Mental Health Resources
By William “Bryan” Hillier
One of the most important resources that UTHealth Houston employees may not be aware of is the UTHealth Employee Assistance Program (EAP). Employees in need can contact the EAP for a consultation and referral for a wide range of work-life concerns but specifically for help with mental health and counseling. When you call EAP, you can speak directly with one of the licensed counselors who will take the time to fully understand your concerns and explore care options with you. These options may include individual, couples, or family counseling, in addition to support groups.
Individuals seeking assistance may receive five counseling sessions at no cost to you for each new concern they wish to address. This resource is available to you as an employee, your spouse, live-in partner, and eligible dependents. This includes children up to the age of 26 who are enrolled in coverage under your UTHealth insurance plan. Additionally, it is important to note that all EAP services are private, not a part of your employment record and completely confidential for you and your eligible family members. UTEAP will not release any information regarding your contact with the EAP without your written consent or as required by law. In addition to counseling services, EAP offers two support groups: The Employee Caregiver Support Group and the Grief Support Group, both of which meet monthly via WebEx.
EAP also subscribes to and hosts a website with multitudes of health and work-life wellness resources. It is called My Life Values.
A separate, and very valuable website, is the main EAP site, offering a variety of health, wellness, and stress reduction resources. Many of these services have been moved online due to COVID-19. For example, meditation and the practice of mindfulness is available via virtual meeting rooms Mondays, Wednesdays, and Thursdays at varying times. The sessions include a 15-minute meditation session and are designed to be a mental health break during the day.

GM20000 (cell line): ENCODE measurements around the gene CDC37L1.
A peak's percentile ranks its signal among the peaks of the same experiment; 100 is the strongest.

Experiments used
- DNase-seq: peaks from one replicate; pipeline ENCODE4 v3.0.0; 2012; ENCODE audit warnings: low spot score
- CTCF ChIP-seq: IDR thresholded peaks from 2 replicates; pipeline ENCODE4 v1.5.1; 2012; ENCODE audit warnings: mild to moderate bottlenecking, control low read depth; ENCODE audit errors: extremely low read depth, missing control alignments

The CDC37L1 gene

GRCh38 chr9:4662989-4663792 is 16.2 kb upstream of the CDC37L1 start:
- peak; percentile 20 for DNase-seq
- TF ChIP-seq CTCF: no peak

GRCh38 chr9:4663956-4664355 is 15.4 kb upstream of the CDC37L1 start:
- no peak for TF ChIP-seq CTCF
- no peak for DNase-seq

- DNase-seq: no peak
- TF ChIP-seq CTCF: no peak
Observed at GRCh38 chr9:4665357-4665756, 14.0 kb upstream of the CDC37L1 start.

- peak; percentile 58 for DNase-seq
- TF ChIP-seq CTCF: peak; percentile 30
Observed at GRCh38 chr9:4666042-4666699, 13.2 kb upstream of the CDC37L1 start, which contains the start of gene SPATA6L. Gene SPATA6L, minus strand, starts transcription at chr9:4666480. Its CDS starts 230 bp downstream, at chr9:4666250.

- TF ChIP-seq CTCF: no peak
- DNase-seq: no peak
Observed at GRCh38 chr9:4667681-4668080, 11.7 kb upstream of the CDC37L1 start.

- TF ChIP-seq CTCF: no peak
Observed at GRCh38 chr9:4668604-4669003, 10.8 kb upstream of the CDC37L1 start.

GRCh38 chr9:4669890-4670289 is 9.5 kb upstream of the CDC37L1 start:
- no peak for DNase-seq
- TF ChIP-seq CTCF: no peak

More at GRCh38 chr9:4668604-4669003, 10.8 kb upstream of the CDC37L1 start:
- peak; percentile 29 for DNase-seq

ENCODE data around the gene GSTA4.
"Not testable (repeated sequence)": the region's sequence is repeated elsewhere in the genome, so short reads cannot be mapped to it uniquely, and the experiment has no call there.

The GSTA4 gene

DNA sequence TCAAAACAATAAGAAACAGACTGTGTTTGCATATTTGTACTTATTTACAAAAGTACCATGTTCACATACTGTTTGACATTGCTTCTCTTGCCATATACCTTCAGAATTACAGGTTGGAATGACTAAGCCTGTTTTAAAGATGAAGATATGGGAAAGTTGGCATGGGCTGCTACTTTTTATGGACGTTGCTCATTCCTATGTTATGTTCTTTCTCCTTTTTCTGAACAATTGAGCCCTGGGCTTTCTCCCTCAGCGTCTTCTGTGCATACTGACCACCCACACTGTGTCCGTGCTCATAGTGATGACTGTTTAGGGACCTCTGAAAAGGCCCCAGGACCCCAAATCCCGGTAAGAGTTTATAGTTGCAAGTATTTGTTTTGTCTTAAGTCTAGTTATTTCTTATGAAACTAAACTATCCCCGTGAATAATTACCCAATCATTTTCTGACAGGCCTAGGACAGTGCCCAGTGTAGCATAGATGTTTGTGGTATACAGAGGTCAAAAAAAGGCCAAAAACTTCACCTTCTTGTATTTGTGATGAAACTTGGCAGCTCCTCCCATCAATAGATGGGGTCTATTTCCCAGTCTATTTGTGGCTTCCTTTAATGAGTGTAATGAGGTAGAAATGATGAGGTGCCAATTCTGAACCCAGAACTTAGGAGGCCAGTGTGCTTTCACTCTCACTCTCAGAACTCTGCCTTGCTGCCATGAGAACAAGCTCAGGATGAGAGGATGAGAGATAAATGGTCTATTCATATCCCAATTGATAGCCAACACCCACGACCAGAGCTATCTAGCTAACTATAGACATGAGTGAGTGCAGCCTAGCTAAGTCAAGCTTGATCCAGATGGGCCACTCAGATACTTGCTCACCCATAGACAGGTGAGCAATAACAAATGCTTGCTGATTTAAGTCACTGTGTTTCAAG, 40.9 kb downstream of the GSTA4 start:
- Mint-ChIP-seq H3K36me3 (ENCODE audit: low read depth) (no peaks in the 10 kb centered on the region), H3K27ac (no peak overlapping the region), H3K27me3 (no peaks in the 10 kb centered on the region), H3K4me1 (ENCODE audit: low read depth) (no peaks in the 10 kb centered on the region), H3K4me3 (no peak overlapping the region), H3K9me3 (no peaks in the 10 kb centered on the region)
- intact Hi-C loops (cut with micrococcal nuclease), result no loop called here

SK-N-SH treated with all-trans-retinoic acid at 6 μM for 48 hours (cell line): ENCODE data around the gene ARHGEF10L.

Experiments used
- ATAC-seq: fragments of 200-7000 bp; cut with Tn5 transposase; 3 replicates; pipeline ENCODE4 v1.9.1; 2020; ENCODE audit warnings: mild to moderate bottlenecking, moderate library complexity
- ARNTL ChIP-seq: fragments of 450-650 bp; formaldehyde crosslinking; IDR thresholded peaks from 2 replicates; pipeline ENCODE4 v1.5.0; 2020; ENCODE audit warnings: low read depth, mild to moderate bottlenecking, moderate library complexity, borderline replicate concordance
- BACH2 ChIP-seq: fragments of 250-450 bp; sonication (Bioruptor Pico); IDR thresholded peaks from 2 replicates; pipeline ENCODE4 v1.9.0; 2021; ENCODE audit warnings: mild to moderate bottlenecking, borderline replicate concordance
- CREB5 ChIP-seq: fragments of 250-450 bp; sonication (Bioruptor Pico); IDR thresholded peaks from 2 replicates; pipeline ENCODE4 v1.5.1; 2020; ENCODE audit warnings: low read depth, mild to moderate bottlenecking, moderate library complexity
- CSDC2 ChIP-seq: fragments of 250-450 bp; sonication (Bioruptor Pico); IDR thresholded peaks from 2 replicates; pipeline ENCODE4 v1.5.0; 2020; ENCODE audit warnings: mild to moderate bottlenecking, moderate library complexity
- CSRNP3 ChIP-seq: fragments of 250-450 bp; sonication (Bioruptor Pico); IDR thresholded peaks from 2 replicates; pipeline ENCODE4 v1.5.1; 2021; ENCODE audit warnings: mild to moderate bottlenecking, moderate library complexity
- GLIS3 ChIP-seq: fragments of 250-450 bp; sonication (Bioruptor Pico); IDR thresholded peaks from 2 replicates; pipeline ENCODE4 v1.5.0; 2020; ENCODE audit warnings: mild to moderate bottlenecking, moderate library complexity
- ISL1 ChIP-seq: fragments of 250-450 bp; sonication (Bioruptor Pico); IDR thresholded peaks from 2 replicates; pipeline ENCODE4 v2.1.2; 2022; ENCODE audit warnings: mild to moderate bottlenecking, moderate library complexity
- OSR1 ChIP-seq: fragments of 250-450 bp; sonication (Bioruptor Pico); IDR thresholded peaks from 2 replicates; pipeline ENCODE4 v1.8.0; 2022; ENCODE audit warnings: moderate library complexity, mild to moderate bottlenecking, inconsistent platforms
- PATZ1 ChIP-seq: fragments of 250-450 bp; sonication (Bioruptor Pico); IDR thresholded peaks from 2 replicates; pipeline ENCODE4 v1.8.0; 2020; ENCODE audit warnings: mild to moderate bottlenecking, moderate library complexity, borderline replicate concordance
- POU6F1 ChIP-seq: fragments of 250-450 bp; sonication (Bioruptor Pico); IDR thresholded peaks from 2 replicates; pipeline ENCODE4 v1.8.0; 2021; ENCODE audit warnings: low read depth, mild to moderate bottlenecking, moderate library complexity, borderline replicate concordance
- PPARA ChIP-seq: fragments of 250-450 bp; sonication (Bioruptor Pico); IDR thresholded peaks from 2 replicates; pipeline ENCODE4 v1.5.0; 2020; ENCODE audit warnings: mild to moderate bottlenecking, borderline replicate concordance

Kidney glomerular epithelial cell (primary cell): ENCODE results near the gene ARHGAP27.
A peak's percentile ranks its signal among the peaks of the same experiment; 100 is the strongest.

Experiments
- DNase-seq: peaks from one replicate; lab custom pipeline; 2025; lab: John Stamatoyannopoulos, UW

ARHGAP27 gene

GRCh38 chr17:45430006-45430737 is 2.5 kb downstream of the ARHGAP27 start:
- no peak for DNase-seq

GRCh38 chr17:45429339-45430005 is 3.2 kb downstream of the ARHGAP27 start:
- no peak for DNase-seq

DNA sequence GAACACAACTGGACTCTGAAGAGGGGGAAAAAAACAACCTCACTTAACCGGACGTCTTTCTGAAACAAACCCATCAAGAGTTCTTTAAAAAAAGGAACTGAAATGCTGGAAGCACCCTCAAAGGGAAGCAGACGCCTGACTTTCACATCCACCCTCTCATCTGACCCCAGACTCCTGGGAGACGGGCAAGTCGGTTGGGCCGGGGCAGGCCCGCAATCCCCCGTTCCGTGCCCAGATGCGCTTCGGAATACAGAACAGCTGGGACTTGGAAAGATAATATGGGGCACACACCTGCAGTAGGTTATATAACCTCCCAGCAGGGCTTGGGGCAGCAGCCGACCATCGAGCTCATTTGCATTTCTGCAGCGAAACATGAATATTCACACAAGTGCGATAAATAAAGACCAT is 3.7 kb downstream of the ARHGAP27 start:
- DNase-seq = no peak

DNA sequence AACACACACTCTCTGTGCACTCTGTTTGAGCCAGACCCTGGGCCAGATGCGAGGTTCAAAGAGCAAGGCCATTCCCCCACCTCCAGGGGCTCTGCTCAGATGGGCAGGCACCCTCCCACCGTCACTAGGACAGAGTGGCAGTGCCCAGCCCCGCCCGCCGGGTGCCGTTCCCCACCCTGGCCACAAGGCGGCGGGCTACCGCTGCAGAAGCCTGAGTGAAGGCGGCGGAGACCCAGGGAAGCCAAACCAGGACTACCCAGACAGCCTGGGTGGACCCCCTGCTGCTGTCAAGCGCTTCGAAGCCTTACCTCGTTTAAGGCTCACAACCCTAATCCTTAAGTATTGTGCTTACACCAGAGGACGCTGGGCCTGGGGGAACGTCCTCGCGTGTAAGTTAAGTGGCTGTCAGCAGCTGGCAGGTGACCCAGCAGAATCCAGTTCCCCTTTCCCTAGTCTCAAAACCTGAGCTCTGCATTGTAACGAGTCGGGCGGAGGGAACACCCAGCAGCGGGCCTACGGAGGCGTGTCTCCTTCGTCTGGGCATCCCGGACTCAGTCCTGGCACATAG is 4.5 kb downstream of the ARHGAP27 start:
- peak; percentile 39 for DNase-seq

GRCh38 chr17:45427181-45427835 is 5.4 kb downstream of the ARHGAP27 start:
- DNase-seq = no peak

Counseling and meditation are excellent ways to address your mental health needs, but there are other important avenues for improving mental well-being, including physical and financial wellness. Visit the EAP website to learn more about these options. You may also want EAP’s resources created specifically for coping with emotional health in the time of COVID-19.
If you prefer a resource not offered through UTHealth but by a UCSC colleague, you may wish to check-out is Project Happiness which is a non-profit organization created to help young people and families with depression and anxiety. Project Happiness has a service that will send short positive daily messages with a paragraph or two of background information to your inbox. There are also resources available on the Project Happiness website. (Please note: Project Happiness is not recommended or endorsed by UTHealth).
The World Health Organization has named depression as the greatest cause of suffering worldwide. In the U.S., one out of five individuals are affected by depression or anxiety. For youth, this number increases to one in three. The good news is that 40% of our happiness can be influenced by intentional thoughts and actions, leading to life changing habits. It's this 40% that Project Happiness Programs strive to impact. (Source: Project Happiness website).
“Anxiety happens when you think you have to figure out everything all at once. Breathe. You are strong. You’ve got this. Take it day by day.” (Source: Project happiness message for the day.)
UCSC wants you to know that there are resources available to help! For more information about UTHealth Employee Assistance Programs call 713.500.3327.